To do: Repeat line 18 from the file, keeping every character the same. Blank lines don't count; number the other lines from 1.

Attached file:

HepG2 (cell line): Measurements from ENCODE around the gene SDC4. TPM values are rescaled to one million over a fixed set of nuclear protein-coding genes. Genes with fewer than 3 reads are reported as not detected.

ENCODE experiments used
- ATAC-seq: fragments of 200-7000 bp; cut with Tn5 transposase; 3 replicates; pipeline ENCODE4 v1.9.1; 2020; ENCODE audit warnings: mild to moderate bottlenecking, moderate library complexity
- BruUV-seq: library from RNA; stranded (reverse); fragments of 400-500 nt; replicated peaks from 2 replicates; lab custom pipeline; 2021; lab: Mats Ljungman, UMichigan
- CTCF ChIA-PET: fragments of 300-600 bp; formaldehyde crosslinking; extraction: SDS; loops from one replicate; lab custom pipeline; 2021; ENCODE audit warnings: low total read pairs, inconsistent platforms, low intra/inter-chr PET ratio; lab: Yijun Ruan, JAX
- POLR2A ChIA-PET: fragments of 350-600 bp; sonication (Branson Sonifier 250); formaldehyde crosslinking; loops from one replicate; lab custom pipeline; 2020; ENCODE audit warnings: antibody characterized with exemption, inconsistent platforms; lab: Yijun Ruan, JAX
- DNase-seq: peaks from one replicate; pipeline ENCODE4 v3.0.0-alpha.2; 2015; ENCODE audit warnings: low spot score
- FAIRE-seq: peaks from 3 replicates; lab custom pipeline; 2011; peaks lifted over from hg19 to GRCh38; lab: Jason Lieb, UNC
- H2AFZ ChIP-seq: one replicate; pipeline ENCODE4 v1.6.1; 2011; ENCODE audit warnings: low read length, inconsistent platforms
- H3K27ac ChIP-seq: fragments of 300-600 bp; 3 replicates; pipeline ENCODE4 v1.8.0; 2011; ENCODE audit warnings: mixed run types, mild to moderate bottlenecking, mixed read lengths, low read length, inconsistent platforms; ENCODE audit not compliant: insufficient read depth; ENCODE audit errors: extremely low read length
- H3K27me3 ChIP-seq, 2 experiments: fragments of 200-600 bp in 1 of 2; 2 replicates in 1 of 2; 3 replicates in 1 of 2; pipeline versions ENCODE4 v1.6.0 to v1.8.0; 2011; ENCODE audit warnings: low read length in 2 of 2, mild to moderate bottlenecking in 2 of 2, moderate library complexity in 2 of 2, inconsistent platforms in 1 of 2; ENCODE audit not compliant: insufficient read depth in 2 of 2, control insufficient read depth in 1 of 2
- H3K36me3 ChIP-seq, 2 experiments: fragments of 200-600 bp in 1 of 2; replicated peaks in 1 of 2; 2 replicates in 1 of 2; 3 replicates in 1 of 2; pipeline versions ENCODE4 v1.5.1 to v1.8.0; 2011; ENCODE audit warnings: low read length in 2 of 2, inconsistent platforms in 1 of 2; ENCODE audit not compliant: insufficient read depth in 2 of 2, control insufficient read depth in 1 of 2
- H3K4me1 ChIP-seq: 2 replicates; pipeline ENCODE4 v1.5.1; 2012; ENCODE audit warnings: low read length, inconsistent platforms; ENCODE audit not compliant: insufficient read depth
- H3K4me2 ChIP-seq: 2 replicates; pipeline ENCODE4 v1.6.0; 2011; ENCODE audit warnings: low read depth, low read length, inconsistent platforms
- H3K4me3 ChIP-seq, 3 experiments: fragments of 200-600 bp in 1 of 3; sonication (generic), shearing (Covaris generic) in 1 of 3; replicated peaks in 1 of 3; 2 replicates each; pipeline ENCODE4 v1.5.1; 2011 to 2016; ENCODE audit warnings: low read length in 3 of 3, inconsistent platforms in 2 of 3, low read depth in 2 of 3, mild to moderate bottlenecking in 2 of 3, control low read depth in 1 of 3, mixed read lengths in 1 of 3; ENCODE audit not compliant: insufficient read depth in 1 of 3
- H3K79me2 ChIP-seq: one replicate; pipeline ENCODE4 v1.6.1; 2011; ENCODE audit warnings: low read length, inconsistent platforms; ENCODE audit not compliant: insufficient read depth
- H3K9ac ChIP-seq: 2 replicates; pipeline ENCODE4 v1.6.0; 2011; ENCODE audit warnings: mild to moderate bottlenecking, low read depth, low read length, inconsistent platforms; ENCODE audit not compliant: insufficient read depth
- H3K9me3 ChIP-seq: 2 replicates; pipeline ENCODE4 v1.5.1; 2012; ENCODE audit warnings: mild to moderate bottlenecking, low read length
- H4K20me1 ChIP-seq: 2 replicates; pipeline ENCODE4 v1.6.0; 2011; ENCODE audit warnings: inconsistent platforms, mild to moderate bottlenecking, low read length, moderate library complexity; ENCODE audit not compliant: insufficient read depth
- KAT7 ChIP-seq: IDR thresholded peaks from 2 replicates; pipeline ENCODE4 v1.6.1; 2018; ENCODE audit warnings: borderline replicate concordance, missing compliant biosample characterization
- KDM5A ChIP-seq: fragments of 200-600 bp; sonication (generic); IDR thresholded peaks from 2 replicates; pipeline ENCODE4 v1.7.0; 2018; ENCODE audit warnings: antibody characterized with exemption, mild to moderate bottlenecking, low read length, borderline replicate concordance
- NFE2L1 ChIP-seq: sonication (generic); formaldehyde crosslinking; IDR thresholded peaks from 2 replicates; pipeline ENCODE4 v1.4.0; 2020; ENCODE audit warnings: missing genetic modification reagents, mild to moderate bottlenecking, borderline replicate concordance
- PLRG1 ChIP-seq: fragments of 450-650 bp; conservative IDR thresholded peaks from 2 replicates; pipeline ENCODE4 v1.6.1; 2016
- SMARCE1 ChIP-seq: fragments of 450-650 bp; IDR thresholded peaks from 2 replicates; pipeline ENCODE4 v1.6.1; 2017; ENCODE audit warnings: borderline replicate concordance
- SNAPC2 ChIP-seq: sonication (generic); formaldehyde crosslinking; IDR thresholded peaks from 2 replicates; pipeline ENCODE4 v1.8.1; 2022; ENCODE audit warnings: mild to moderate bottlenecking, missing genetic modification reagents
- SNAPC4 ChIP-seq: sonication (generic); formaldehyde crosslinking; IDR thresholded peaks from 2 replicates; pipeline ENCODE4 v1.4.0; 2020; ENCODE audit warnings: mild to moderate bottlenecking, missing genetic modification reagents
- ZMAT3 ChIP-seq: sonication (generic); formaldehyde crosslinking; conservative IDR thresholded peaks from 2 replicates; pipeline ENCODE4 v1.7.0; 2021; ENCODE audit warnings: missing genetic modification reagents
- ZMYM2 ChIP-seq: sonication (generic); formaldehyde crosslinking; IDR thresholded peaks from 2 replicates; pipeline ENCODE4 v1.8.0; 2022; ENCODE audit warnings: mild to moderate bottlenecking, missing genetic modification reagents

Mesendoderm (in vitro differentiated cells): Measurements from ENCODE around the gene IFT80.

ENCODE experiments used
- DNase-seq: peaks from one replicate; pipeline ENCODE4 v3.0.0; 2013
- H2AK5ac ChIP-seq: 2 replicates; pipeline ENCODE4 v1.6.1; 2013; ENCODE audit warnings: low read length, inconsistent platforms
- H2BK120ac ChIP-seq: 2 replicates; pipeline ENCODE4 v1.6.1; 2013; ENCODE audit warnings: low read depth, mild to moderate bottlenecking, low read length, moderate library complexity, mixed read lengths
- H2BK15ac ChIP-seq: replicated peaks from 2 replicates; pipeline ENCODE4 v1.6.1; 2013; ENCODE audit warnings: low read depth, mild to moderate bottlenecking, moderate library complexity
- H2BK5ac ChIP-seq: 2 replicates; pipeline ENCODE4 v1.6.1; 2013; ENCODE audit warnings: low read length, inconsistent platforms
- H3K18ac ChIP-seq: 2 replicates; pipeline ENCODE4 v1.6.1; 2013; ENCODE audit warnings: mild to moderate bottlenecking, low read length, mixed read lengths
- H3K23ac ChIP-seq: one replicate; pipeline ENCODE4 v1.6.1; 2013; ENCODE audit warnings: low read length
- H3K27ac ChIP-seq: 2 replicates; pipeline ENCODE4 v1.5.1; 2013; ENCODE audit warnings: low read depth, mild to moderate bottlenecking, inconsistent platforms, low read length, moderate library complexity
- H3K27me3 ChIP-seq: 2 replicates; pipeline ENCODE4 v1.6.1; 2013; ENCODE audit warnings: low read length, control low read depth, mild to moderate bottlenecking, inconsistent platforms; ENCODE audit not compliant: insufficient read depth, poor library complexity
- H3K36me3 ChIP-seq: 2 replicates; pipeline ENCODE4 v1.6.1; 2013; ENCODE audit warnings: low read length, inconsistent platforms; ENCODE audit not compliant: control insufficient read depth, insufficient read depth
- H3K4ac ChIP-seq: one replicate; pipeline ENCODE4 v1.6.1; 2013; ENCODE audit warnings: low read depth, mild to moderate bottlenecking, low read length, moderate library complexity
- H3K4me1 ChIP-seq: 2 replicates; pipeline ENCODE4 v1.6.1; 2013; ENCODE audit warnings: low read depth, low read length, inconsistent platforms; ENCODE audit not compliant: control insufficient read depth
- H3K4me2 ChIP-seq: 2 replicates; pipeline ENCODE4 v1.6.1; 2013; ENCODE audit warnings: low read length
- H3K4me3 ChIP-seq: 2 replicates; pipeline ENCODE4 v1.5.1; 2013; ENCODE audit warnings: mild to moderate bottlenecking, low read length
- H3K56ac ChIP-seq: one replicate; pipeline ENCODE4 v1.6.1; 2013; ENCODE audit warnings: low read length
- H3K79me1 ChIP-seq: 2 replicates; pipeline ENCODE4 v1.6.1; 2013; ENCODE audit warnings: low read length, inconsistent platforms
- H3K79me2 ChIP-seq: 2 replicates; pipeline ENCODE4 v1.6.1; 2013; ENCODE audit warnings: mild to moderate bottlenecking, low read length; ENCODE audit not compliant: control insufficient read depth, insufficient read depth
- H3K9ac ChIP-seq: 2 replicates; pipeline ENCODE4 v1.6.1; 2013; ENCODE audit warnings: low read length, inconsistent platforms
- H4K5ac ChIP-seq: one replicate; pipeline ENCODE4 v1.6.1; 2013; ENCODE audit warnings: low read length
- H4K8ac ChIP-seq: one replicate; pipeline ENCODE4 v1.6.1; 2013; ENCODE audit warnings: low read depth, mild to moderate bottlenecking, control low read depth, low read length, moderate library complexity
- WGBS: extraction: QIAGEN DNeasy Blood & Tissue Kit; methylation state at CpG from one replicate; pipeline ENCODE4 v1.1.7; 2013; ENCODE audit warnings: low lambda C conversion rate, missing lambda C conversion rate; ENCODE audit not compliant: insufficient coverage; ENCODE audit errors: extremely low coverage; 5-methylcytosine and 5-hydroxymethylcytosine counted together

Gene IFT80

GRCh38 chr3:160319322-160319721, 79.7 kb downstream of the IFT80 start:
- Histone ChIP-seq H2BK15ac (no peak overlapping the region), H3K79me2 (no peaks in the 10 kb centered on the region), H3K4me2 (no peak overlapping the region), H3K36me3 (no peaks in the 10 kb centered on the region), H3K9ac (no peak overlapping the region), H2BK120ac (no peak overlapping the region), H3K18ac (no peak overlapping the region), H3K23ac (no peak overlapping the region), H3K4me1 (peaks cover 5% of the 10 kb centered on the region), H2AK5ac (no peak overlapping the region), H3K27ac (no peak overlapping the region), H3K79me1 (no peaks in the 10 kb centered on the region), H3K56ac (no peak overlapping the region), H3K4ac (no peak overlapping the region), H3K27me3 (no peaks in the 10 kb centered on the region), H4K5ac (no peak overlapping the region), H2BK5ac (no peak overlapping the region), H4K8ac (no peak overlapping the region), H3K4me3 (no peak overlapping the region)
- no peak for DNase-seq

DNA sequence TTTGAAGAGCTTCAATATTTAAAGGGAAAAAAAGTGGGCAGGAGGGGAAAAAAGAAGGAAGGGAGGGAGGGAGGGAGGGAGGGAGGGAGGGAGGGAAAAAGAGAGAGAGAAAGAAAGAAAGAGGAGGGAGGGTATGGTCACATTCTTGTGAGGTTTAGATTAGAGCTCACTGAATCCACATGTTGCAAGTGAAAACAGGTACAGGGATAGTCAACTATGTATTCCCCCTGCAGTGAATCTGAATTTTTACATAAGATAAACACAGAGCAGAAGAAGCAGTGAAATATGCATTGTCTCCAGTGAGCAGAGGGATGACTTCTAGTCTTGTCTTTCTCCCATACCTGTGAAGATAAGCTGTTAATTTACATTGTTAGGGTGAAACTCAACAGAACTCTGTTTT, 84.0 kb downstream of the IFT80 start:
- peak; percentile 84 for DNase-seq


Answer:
- H3K9me3 ChIP-seq: 2 replicates; pipeline ENCODE4 v1.5.1; 2012; ENCODE audit warnings: mild to moderate bottlenecking, low read length